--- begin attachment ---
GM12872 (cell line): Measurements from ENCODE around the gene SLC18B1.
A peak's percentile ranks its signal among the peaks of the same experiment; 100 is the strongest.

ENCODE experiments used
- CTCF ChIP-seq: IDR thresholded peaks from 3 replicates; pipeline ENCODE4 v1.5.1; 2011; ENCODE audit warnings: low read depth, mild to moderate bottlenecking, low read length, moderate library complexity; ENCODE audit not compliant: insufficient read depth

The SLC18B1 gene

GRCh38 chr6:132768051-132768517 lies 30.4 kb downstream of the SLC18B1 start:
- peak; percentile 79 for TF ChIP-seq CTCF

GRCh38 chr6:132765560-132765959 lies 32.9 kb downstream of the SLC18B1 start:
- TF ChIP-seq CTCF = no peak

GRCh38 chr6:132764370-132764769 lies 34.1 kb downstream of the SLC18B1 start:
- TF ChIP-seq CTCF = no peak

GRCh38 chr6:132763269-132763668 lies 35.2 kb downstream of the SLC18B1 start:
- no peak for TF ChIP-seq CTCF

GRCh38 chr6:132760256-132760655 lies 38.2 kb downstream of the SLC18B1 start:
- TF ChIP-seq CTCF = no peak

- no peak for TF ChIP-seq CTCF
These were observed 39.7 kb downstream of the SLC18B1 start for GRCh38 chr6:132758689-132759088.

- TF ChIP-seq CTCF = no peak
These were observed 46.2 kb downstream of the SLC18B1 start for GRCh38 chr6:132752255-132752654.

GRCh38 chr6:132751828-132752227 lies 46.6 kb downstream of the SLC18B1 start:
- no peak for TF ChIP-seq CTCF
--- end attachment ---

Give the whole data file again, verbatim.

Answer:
GM12872 (cell line): Measurements from ENCODE around the gene SLC18B1.
A peak's percentile ranks its signal among the peaks of the same experiment; 100 is the strongest.

ENCODE experiments used
- CTCF ChIP-seq: IDR thresholded peaks from 3 replicates; pipeline ENCODE4 v1.5.1; 2011; ENCODE audit warnings: low read depth, mild to moderate bottlenecking, low read length, moderate library complexity; ENCODE audit not compliant: insufficient read depth

The SLC18B1 gene

GRCh38 chr6:132768051-132768517 lies 30.4 kb downstream of the SLC18B1 start:
- peak; percentile 79 for TF ChIP-seq CTCF

GRCh38 chr6:132765560-132765959 lies 32.9 kb downstream of the SLC18B1 start:
- TF ChIP-seq CTCF = no peak

GRCh38 chr6:132764370-132764769 lies 34.1 kb downstream of the SLC18B1 start:
- TF ChIP-seq CTCF = no peak

GRCh38 chr6:132763269-132763668 lies 35.2 kb downstream of the SLC18B1 start:
- no peak for TF ChIP-seq CTCF

GRCh38 chr6:132760256-132760655 lies 38.2 kb downstream of the SLC18B1 start:
- TF ChIP-seq CTCF = no peak

- no peak for TF ChIP-seq CTCF
These were observed 39.7 kb downstream of the SLC18B1 start for GRCh38 chr6:132758689-132759088.

- TF ChIP-seq CTCF = no peak
These were observed 46.2 kb downstream of the SLC18B1 start for GRCh38 chr6:132752255-132752654.

GRCh38 chr6:132751828-132752227 lies 46.6 kb downstream of the SLC18B1 start:
- no peak for TF ChIP-seq CTCF